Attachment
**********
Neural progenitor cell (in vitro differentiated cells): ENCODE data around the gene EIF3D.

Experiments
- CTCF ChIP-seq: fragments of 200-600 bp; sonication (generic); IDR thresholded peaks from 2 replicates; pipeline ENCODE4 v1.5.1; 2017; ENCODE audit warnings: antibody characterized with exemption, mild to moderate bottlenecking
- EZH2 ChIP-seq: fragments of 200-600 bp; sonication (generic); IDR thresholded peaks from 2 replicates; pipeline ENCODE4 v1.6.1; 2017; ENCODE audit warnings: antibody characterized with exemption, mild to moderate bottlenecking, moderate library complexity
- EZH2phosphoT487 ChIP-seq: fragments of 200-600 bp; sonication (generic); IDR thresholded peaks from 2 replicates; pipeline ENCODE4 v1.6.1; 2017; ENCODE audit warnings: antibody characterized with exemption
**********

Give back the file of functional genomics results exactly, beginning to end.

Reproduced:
Neural progenitor cell (in vitro differentiated cells): ENCODE data around the gene EIF3D.

Experiments
- CTCF ChIP-seq: fragments of 200-600 bp; sonication (generic); IDR thresholded peaks from 2 replicates; pipeline ENCODE4 v1.5.1; 2017; ENCODE audit warnings: antibody characterized with exemption, mild to moderate bottlenecking
- EZH2 ChIP-seq: fragments of 200-600 bp; sonication (generic); IDR thresholded peaks from 2 replicates; pipeline ENCODE4 v1.6.1; 2017; ENCODE audit warnings: antibody characterized with exemption, mild to moderate bottlenecking, moderate library complexity
- EZH2phosphoT487 ChIP-seq: fragments of 200-600 bp; sonication (generic); IDR thresholded peaks from 2 replicates; pipeline ENCODE4 v1.6.1; 2017; ENCODE audit warnings: antibody characterized with exemption